Do you have a writer in your life? (Or are you the writer in your life?) Then you know it’s not an easy gig. Whether they’re lucky enough to do the job full time or they’re toiling away at a novel or memoir in the wee hours after their daily responsibilities are done, writers often pour their time and talents into projects for years without any guarantee of a payoff. Aim some generosity their way, and you could be the fairy godfriend who makes their big breakthrough possible. Some ideas:
- Writing courses (like these at The Porch here in Nashville, or these online classes offered by Catapult) can be a wonderful way to develop skills, but they do come at a cost. Foot the bill for a class, gain a writer’s gratitude forever.
- If the writer is a parent, offer a day of babysitting — which equals the priceless opportunity to work uninterrupted for hours at a stretch.
- Do you have extra frequent flyer miles? Access to a vacation home or apartment somewhere? Help a writer get away to immerse themselves in their work for even just a few days, and we might all have a great new book to read in a couple of years!
Or show a writer you believe in them with a little care package full of gifts from their local bookstore. Such as…
If your loved-one-who-writes is just starting out, now’s the perfect time to stock their shelves with books about the craft. Pictured above: Between You & Me by Mary Norris (who’s coming to Nashville on April 28 for her upcoming book Greek to Me — more on that soon!); Draft No. 4: On the Writing Process by John McPhee; On Writing by Stephen King; The Writer’s Practice by John Warner; My Twentieth Century Evening and Other Small Breakthroughs: The Nobel Lecture by Kazuo Ishiguro; and Dreyer’s English by Benjamin Dreyer. We could go on and on with these.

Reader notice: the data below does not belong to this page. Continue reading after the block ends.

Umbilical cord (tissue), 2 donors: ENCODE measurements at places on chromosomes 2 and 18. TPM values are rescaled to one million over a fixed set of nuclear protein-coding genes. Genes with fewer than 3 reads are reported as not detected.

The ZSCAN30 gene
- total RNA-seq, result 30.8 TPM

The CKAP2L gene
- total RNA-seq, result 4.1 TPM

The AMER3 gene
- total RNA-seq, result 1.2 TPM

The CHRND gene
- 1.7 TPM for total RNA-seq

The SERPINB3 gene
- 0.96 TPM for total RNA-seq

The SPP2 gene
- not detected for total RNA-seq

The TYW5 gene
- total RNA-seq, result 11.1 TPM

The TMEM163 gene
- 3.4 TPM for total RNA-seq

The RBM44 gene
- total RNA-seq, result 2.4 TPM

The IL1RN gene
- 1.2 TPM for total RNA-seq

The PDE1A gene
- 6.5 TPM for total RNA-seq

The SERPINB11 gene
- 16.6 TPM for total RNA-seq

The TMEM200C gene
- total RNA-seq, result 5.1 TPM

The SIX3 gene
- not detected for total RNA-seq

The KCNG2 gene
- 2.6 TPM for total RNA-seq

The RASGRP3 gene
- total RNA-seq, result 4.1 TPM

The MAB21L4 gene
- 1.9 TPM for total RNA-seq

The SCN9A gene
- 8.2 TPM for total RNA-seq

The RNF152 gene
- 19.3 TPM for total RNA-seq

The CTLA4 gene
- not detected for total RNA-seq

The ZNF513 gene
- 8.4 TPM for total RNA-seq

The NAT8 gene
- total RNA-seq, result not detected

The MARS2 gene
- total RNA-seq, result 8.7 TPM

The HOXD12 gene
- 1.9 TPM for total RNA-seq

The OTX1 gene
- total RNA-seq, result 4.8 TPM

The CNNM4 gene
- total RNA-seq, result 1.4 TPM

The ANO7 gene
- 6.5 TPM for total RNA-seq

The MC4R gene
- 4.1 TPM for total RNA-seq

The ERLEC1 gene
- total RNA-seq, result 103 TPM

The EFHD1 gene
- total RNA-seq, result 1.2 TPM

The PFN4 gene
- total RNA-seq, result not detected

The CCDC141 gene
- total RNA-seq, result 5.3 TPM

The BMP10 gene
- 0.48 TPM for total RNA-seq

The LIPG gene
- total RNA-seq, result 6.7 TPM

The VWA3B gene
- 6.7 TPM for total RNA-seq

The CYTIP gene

Outfit the writer’s desk with lovely accoutrements, and don’t forget a pack of pretty pencils and a bundle of Moleskine notebooks for jotting ideas down before they blow away. (Parnassus carries these in all sizes, including tiny notebooks that fit in a purse or pocket.)
Literary magazines — or as we like to call them, “the mix tapes of literature” — are an inexpensive way to taste-test a variety of contemporary fiction, nonfiction, and poetry. Give a stack to a writer looking to up their game.
Give a writer a new tote for carrying their metaphorical burdens AND all the books they’re reading.
And don’t forget a smaller bag for carrying all their riches. (On that note: make a freelancer’s day by forwarding along this hilarious spin on the woes of invoicing. It’s hard to get paid in this business, y’all.)
It helps to have role models. Give a copy of photographer Beowulf Sheehan’s coffee table book, Author, a collection of portraits featuring 200 writers of all stripes — plus a great reminder that no two authors are exactly alike.
How about some walking or running gear? This idea’s a little outside-the-box, but research shows that moving your body can shake loose ideas and improve concentration. Nashville professor and writer Bonnie Smith Whitehouse believes so wholeheartedly in that concept that she has produced a gorgeous new book called Afoot and Lighthearted: A Journal for Mindful Walking (available in stores next Tuesday, March 5 — read the review on Chapter 16 here).Come see Whitehouse discuss this principle — and get your signed copy of this unique guided journal — at her event at Parnassus on Thursday, March 7, at 6:30 p.m.
As any author will tell you, perhaps the greatest thing any working writer can do is keep reading. In that spirit, give a writer a gift card to their local bookstore and let them go pick out something new from the staff favorites section.
PS: If the writer in your life happens to live in Nashville, give them the gift of our events newsletter (sign up here). That’s how we let everyone know about all the great authors coming to town for readings and discussions. Most of these events are open to the public and free to attend, which means anyone who’s interested can come have a front row seat, join the Q&A, and learn from the best. It’s practically an MFA on a shoestring!